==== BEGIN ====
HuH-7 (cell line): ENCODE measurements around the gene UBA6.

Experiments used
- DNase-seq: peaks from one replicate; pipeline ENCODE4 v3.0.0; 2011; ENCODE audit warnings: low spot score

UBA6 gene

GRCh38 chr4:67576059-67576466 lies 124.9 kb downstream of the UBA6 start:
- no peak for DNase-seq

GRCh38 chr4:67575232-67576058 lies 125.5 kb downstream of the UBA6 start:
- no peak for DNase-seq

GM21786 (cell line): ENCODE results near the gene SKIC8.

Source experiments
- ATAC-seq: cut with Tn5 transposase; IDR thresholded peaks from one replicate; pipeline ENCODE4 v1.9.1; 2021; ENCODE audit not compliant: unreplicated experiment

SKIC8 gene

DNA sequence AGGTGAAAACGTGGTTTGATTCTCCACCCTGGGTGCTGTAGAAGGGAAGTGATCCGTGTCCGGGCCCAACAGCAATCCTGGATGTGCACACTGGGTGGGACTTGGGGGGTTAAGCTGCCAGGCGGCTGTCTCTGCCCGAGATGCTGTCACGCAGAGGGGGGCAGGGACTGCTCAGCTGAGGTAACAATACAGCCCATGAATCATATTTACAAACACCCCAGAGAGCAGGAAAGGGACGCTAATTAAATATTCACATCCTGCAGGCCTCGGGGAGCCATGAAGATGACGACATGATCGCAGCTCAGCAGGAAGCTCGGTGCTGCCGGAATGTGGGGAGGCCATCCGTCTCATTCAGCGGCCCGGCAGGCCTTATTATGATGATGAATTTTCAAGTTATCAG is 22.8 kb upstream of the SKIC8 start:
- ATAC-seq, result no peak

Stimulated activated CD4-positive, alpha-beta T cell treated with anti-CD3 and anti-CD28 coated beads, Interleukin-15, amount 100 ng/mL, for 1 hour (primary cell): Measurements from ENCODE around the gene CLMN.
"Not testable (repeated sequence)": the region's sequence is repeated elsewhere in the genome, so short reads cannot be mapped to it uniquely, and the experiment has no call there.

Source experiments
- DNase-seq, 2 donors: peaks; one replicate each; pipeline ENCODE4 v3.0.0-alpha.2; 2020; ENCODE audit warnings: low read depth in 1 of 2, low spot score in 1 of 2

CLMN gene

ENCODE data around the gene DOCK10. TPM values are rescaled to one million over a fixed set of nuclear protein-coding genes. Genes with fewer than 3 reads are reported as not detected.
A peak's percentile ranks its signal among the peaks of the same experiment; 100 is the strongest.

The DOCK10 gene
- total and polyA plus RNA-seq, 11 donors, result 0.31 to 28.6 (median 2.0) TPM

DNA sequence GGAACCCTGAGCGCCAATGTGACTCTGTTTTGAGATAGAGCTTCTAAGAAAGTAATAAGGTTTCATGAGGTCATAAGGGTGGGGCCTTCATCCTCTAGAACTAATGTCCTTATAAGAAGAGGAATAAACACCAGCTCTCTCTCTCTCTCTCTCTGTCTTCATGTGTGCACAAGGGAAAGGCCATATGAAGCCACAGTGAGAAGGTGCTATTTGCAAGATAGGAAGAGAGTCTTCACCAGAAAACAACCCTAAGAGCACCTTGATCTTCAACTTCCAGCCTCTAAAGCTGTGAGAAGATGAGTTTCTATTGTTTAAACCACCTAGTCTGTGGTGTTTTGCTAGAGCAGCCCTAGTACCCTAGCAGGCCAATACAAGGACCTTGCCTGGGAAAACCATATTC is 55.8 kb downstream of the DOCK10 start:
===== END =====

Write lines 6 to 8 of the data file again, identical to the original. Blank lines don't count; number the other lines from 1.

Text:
- no peak for DNase-seq

GRCh38 chr4:67575232-67576058 lies 125.5 kb downstream of the UBA6 start:
- no peak for DNase-seq